“Hearing loss is a critical public health issue that affects the ability of millions of Americans to effectively communicate in their daily social interactions,” said FDA Commissioner Robert M. Califf, M.D. “Establishing this new regulatory category will allow people with perceived mild to moderate hearing loss to have convenient access to an array of safe, effective and affordable hearing aids from their neighborhood store or online.”
New Hearing Aid Category
The OTC category established in this final rule applies to certain air-conduction hearing aids intended for people 18 years of age and older who have perceived mild to moderate hearing impairment.
Hearing aids that do not meet the requirements for the OTC category (for example, because they are intended for severe hearing impairment or users younger than age 18) are prescription devices.
The FDA finalized the rule after receiving and reviewing more than 1,000 public comments on the proposed rule issued on Oct. 20, 2021. Comments submitted by consumers, professional associations, hearing aid manufacturers, public health organizations and advocacy groups, members of Congress, state agencies, and other stakeholders are summarized in the final rule, along with the FDA’s respective responses.
In response to public comments and to assure the safety and effectiveness of OTC hearing aids, the final rule incorporates several changes from the proposed rule, including lowering the maximum sound output to reduce the risk to hearing from over-amplification of sound, revising the insertion depth limit in the ear canal, requiring that all OTC hearing aids have a user-adjustable volume control, and simplifying the phrasing throughout the required device labeling to ensure it is easily understood. The final rule also includes performance specifications and device design requirements specific to OTC hearing aids.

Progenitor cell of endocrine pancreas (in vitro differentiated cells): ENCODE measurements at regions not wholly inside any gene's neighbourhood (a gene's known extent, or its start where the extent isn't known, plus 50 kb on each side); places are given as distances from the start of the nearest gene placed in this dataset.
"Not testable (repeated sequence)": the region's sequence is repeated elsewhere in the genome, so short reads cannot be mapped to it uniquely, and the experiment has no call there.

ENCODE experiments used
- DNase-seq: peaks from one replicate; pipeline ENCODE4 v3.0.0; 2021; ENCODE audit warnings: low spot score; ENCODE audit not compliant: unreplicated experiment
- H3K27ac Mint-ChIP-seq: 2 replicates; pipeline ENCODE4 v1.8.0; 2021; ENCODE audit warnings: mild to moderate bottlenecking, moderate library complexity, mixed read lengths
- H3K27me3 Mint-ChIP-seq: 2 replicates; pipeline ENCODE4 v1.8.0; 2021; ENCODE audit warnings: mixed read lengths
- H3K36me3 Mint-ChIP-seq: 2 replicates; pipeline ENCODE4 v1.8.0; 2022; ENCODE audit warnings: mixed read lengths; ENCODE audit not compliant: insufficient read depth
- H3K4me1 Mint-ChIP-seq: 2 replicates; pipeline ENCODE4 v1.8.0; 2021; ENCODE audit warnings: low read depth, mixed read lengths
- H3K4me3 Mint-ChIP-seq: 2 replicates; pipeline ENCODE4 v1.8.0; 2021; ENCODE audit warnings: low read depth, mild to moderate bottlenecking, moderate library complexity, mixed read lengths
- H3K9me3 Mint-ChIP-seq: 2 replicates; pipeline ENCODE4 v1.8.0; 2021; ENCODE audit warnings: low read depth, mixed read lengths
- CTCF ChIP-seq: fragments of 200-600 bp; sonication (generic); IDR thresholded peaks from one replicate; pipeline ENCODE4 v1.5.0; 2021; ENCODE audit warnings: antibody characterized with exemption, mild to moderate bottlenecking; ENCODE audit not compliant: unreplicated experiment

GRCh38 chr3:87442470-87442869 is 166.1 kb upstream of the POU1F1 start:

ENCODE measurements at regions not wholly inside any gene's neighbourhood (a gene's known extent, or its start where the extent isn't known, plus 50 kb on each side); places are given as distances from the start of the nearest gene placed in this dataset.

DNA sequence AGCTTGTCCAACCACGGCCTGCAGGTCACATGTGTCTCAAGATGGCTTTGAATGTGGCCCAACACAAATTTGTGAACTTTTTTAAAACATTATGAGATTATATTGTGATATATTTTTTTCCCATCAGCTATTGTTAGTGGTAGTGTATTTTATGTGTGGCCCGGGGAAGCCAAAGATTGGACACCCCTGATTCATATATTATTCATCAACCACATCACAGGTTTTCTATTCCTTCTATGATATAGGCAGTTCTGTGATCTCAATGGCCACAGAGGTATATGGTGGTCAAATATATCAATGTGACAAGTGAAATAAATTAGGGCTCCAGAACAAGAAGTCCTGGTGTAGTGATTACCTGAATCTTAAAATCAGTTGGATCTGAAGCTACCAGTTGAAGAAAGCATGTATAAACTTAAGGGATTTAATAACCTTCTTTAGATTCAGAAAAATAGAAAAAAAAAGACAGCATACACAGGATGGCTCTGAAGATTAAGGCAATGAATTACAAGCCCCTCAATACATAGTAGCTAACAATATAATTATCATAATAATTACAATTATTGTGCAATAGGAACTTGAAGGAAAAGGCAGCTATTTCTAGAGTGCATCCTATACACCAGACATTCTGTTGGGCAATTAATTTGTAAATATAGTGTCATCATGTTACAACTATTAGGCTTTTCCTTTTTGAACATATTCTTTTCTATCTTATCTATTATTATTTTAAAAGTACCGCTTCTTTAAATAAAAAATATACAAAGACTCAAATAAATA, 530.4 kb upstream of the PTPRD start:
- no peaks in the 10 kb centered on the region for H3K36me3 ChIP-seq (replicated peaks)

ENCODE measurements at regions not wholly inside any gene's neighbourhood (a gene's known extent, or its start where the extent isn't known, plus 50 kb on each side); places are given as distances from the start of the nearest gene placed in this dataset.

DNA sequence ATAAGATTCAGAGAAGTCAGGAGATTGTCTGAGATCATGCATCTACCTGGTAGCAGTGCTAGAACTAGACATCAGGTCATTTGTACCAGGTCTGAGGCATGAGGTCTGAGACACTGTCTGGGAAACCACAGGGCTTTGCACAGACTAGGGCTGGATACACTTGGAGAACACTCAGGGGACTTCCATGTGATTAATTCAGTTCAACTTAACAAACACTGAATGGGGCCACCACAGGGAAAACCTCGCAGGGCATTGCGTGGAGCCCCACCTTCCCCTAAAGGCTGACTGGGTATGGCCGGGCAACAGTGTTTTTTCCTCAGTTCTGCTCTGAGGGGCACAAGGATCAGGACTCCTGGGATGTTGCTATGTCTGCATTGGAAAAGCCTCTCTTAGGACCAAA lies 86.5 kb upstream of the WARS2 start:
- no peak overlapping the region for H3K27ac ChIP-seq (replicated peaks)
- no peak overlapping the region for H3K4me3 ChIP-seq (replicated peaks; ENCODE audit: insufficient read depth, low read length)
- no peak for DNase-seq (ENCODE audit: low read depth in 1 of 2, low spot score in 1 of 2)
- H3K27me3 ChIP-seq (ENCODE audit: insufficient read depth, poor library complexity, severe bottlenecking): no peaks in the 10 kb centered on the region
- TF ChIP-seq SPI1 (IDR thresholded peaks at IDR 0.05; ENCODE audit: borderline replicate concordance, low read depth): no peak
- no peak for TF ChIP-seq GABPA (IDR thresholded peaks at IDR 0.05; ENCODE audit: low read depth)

Furthermore, today’s action correspondingly amends existing rules that apply to prescription hearing aids for consistency with the new OTC category, it repeals the conditions for sale for hearing aids, and it includes provisions that address some of the effects of the FDA OTC hearing aid regulations on state regulation of hearing aids.
Concurrently with issuing the final rule, the FDA also issued the final guidance, Regulatory Requirements for Hearing Aid Devices and Personal Sound Amplification Products (PSAPs), to clarify the differences between hearing aids, which are medical devices, and PSAPs, consumer products that help people with normal hearing amplify sounds.